Senate candidates make local stops

September 9, 2011
By

(Gazette Photo by David Taber) U.S. Senate candidate Tom Conroy speaks to JP resident Daria Casinelli at J.P. Licks at 659 Centre St. Aug. 30 during a stop on Conroy’s 650-mile walk around the state.

Two Democratic candidates vying to replace Republican U.S. Sen. Scott Brown spoke to the Gazette last week about strategies for boosting the economy, bringing jobs to the state and repairing crumbling public infrastructure.

Newton Mayor Setti Warren was interviewed by the Gazette at the Mission Bar & Grill in Mission Hill Aug. 31, prior to a closed-door meeting at the nearby Tobin Community Center with leaders from the state’s African community. Tom Conroy, a state rep. from Wayland, stopped at J.P. Licks at 635 Centre St. Aug. 30 as part of a 650-mile walk around the state. The walk ended at Boston Common last weekend.

“Being a mayor in this economic environment, I know protecting vital services and job creation are important to this community we are in now and communities like it across the state,” Warren said.

“Jobs and the economy are my number one focus. And I have felt with my feet the crumbling infrastructure of this state,” Conroy said..

Warren served in the Clinton White House and as the New England director of the Federal Emergency Management Agency in the 1990s and early 2000s. He joined U.S. Sen. John Kerry’s staff during Kerry’s 2004 presidential bid and later became the senator’s “point person for growing small businesses” prior to being elected mayor of Newton in 2009, said that in the Senate he would continue his focus on small businesses.

If elected, Warren said, would push to expand small businesses’ opportunities to compete for federal contracts and to make sure access to “capital and small business loans” is made available, he said.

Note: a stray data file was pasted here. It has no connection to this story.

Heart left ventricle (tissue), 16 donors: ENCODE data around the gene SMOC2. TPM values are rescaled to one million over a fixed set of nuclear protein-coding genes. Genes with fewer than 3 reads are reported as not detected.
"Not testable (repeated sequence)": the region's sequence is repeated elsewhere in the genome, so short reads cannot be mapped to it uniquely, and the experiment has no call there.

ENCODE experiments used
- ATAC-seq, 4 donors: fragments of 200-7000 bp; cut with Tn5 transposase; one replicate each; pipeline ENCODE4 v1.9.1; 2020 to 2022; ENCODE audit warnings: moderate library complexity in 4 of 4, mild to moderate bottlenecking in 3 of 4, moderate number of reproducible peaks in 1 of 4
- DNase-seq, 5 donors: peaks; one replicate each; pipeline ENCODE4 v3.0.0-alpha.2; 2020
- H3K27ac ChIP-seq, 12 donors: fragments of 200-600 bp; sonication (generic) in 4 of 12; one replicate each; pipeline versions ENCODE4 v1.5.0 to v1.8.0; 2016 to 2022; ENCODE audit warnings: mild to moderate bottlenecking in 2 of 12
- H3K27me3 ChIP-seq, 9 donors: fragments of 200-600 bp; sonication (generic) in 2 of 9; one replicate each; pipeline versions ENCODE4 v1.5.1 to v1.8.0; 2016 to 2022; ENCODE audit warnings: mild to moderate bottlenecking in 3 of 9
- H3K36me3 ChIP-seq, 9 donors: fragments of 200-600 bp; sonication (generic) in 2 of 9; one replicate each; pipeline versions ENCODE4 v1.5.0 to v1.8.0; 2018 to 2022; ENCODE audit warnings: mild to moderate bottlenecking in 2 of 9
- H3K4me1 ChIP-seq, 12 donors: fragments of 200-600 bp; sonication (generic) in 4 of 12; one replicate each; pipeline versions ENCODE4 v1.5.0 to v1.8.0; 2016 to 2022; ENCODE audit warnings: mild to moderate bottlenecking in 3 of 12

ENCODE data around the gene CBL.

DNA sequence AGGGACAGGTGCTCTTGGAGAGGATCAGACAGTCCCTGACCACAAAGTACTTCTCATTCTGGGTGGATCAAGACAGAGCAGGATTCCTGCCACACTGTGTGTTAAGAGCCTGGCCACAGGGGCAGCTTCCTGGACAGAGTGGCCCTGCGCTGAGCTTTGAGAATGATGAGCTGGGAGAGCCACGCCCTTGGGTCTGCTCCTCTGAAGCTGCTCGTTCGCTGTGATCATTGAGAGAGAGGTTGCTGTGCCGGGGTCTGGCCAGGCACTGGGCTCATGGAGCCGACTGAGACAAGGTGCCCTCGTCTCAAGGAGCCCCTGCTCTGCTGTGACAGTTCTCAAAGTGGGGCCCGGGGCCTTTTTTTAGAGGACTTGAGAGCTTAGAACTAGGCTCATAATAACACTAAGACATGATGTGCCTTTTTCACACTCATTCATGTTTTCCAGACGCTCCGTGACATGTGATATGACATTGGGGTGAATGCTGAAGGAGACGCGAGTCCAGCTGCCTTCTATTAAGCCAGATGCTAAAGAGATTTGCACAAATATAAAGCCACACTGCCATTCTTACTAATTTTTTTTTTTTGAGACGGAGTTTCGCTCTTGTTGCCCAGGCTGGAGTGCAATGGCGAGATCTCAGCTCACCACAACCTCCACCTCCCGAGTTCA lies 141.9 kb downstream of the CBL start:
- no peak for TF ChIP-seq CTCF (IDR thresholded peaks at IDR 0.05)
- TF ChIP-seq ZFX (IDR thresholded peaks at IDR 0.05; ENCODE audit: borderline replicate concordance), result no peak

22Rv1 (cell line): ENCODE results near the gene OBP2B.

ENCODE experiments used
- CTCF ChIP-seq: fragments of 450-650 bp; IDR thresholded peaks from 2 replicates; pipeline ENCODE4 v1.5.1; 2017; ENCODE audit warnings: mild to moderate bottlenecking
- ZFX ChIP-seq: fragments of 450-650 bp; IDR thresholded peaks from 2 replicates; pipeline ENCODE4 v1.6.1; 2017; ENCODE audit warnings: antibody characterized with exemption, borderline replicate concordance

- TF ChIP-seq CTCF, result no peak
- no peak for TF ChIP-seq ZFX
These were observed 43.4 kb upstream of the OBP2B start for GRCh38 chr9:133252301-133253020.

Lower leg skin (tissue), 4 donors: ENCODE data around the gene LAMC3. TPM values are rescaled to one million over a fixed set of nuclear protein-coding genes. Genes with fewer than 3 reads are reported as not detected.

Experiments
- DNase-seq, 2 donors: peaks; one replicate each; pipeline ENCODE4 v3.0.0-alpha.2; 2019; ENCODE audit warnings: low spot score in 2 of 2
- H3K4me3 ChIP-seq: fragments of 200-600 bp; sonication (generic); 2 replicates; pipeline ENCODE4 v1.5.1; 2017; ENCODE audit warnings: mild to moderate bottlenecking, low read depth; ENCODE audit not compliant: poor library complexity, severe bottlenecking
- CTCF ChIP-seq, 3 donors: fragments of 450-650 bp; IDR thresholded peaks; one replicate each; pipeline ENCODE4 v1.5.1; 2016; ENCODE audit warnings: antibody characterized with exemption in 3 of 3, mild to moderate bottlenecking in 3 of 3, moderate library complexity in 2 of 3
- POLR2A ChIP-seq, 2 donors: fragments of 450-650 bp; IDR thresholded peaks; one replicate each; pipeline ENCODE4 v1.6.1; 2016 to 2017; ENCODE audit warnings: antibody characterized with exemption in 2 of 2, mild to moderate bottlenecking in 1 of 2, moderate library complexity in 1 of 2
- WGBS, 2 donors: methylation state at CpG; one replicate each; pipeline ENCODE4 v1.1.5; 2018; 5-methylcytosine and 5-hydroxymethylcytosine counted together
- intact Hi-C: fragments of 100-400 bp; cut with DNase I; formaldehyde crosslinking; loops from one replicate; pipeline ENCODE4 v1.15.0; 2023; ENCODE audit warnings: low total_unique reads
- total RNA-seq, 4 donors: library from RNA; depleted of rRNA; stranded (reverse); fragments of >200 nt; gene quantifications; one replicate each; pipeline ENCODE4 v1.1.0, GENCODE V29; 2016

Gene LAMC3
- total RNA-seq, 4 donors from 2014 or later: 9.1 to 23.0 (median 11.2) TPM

“I believe we as a nation are at a crossroads,” Warren said. “Over 13 million people are out of work and we have a failing infrastructure. We need to get people educated and trained for the jobs of the future.”

Conroy’s biography includes work on national budget issues in Washington, D.C. in the 1980s, and stints working for U.S. Sens. Gary Hart and Barbara Mikulski. He spent time in Asia and Haiti in the late 1980s and early 1990s managing refugee resettlement programs.

Since 1995, he has he worked as a financial consultant in Boston. He was elected state rep. for Lincoln, Sudbury and Wayland in 2006.

Conroy said he would support a second stimulus bill to help jumpstart the economy and make much-needed infrastructure repairs.

“I believe we can find the money in the Defense Department—by bringing people back from Iraq and Afghanistan—to make it revenue-neutral,” he said.

Conroy highlighted an amendment he pushed to state life sciences legislation passed in 2008 as an example of the type of thinking he would bring to the Senate. The amendment allows the state to take a 3 percent equity share in the businesses it awards grants to through the bill. “Maybe one of those businesses will develop a cure for cancer. If they make $10 billion in 20 years, we can sell that stock and have $300 million,” he said.

He said that, if elected, he would push to streamline federal regulations for small businesses to spur job growth.